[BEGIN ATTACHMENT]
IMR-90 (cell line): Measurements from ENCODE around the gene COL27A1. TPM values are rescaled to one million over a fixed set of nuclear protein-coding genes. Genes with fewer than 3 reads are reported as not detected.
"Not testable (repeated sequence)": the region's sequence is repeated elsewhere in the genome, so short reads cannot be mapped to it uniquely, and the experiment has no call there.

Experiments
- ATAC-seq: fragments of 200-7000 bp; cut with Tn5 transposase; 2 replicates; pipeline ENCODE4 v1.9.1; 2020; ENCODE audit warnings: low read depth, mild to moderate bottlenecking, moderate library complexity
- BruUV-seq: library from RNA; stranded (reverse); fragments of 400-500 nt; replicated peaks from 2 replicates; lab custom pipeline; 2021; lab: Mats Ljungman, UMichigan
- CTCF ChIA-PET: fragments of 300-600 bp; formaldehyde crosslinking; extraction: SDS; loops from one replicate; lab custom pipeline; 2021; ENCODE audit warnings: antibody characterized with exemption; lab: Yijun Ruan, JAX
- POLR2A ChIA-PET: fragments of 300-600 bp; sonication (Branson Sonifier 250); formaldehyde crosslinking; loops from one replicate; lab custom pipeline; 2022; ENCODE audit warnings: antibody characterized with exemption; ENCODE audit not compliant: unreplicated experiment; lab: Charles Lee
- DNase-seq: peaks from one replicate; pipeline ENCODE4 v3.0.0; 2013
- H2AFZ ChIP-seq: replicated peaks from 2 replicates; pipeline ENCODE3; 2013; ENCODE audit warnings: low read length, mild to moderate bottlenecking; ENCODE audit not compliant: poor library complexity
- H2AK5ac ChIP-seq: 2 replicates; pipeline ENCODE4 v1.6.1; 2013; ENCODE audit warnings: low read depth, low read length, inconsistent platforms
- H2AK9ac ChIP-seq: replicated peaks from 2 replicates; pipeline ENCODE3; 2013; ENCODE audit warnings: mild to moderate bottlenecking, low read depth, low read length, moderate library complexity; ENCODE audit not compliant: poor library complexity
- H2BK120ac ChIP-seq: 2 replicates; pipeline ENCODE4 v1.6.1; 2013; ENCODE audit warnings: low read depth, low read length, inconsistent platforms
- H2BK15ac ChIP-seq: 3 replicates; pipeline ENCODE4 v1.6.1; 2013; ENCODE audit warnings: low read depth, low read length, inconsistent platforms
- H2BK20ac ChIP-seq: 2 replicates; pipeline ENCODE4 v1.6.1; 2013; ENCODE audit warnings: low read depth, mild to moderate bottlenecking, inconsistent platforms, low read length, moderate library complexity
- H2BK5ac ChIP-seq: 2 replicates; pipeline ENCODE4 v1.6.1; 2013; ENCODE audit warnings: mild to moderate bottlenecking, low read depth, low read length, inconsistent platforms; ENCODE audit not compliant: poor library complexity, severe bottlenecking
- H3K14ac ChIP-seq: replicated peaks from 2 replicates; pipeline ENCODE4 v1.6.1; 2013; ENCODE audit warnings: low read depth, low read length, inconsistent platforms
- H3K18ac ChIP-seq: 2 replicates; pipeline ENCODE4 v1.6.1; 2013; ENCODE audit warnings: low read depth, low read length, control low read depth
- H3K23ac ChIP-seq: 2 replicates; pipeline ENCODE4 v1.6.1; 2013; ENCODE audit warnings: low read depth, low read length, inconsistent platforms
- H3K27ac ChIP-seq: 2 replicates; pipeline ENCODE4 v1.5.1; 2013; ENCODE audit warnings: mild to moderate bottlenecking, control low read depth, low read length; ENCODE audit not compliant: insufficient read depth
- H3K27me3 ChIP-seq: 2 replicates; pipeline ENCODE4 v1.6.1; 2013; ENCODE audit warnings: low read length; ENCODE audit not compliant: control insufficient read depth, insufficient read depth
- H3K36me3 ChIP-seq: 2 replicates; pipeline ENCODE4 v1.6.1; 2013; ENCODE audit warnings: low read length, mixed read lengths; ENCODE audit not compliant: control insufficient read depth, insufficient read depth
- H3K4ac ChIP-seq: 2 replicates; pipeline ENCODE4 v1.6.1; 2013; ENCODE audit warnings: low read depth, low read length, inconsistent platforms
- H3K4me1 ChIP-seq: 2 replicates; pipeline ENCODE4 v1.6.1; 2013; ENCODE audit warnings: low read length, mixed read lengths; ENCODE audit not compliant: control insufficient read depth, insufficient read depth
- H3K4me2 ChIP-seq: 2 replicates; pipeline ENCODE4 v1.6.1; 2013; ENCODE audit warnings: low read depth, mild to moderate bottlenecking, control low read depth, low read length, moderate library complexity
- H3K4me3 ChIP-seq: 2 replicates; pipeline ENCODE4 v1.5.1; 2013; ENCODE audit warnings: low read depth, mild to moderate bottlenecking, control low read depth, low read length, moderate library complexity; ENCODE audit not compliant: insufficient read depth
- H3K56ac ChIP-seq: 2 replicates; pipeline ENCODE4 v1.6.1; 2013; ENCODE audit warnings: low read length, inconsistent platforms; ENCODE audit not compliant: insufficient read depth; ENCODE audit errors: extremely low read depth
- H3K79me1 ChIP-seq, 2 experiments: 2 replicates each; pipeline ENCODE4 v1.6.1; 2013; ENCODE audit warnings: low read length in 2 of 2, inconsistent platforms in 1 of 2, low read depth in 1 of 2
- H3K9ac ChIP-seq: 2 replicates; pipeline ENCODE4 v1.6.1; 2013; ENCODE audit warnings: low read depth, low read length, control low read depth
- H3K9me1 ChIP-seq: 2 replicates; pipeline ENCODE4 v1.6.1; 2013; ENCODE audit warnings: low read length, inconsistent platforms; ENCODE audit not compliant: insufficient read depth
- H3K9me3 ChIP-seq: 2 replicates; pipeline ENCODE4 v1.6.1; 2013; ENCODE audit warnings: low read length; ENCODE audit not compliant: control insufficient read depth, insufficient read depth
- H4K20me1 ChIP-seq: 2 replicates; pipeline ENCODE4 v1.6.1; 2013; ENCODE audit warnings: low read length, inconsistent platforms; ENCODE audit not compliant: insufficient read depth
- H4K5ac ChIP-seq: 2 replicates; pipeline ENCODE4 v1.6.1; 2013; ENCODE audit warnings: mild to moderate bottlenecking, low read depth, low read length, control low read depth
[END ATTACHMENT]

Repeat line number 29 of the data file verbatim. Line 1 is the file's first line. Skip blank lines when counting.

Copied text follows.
- H3K9me1 ChIP-seq: 2 replicates; pipeline ENCODE4 v1.6.1; 2013; ENCODE audit warnings: low read length, inconsistent platforms; ENCODE audit not compliant: insufficient read depth